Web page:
This depends on whether you are looking at (a) entering into new data transfer agreements or (b) repapering existing ones. The longstop date for repapering existing agreements is 27 December 2022; however, the new EU SCCs must be used for all new transfer agreements from 27 September 2021. Note that these new SCCs apply only to EU outbound transfers of personal data; as we explained in our earlier FAQ, the new EU SCCs have not been approved for UK outbound transfers.
On 27 June 2021 the European Commission's revised set of standard contractual clauses (the "new SCCs") became authorised under the EU General Data Protection Regulation (2016/679) for use in outbound EU personal data transfers agreements to third countries. They can be found here.
In terms of transitioning to the new SCCs, the following key dates should be bookmarked:
- Authorisation for the older sets of standard contractual clauses (the "old SCCs") will be repealed on 27 September 2021. From this date, the old SCCs cannot be used as a valid transfer mechanism for "new" transfers, meaning that any new agreements relying on "model" EU data transfer clauses must use the new SCCs. For new agreements entered into before 27 September 2021, it is still possible to use the old SCCs.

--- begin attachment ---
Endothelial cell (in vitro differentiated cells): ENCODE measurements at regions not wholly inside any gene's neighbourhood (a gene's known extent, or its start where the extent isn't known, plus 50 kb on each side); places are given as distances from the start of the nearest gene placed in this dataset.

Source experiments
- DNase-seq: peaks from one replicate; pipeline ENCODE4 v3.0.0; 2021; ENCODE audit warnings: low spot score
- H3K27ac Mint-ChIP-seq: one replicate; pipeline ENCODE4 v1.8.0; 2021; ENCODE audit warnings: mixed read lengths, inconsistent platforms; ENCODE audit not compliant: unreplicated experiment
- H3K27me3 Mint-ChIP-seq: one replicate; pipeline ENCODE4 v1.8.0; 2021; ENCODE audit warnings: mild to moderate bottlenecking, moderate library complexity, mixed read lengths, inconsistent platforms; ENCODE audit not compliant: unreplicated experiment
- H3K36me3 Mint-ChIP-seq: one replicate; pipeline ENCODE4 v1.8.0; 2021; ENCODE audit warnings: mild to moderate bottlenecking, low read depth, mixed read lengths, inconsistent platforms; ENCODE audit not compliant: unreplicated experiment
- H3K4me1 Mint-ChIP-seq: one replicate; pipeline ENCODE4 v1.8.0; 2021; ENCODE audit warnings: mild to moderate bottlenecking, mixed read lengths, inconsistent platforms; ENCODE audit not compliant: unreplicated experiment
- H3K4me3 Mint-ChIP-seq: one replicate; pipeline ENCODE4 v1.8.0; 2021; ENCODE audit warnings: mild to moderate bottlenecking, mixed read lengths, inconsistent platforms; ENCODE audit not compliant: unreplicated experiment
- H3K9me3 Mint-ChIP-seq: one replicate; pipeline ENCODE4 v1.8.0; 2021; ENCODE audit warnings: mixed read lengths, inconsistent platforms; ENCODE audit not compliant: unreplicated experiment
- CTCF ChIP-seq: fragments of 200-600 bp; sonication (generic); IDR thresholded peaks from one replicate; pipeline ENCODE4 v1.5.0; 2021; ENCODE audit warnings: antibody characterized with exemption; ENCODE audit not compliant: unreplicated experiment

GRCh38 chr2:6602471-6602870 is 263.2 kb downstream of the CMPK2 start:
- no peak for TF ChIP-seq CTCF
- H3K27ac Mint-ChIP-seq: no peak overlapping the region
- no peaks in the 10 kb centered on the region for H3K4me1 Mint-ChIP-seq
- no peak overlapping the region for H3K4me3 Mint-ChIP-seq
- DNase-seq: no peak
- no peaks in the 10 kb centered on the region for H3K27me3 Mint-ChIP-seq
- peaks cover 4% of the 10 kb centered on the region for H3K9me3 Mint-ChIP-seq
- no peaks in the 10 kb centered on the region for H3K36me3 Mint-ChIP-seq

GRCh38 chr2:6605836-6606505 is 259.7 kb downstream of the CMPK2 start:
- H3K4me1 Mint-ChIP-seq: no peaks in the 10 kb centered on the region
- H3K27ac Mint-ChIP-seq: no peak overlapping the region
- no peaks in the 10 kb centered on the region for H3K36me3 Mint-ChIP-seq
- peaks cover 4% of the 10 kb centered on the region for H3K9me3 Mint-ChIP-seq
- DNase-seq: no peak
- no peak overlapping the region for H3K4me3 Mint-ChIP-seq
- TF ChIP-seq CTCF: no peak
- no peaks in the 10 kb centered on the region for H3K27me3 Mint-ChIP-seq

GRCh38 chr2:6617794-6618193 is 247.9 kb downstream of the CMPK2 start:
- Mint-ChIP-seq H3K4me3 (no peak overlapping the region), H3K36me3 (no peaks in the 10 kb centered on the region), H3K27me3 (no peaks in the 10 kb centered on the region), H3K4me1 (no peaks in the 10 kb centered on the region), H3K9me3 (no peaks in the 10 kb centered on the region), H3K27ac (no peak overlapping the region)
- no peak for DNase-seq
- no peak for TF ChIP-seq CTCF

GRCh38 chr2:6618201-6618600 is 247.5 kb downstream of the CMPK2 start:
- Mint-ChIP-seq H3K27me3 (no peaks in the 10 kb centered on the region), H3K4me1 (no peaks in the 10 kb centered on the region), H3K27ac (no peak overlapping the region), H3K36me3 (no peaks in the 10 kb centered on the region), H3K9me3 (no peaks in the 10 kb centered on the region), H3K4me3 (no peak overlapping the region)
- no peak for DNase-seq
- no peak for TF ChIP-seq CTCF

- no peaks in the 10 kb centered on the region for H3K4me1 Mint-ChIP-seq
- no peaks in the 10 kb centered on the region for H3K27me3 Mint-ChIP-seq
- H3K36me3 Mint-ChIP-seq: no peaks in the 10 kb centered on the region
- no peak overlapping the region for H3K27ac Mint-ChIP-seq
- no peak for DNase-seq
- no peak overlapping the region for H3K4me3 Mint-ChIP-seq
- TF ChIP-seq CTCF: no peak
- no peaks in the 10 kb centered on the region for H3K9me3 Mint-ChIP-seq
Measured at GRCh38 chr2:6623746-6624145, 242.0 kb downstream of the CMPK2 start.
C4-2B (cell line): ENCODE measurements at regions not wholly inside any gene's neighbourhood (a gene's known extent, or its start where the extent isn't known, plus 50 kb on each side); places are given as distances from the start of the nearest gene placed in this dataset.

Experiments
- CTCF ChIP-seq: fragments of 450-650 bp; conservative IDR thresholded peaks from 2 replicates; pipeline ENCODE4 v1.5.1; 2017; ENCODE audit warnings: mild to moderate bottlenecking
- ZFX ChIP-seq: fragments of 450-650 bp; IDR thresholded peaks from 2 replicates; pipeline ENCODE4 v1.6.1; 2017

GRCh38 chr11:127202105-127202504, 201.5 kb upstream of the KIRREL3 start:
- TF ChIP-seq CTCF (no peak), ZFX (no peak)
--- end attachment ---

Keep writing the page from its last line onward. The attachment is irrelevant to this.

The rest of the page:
- For existing agreements that were entered into before 27 June 2021, there is an 18 month grace period in which to conduct a "repapering" exercise. This means that such agreements will need to be amended to incorporate the new SCCs by 27 December 2022. (An earlier, immediate "re-papering trigger" can also arise if the processing operations under an existing agreement change ahead of 27 December 2022). This repapering deadline will also apply to any "new" agreements entered into before 27 September 2021 which utilise the old SCCs.
New SCCs come into force and can be used.
Old SCCs can still be used for new transfer agreements.
|27 June 2021|
|Old SCCs are repealed and can no longer be used for "new" transfer agreements.||27 September 2021|
|Deadline for "repapering" (i.e. amending agreements relying on old SCCs by replacing them with the new SCCs).||27 December 2022|
The content of this article is intended to provide a general guide to the subject matter. Specialist advice should be sought about your specific circumstances.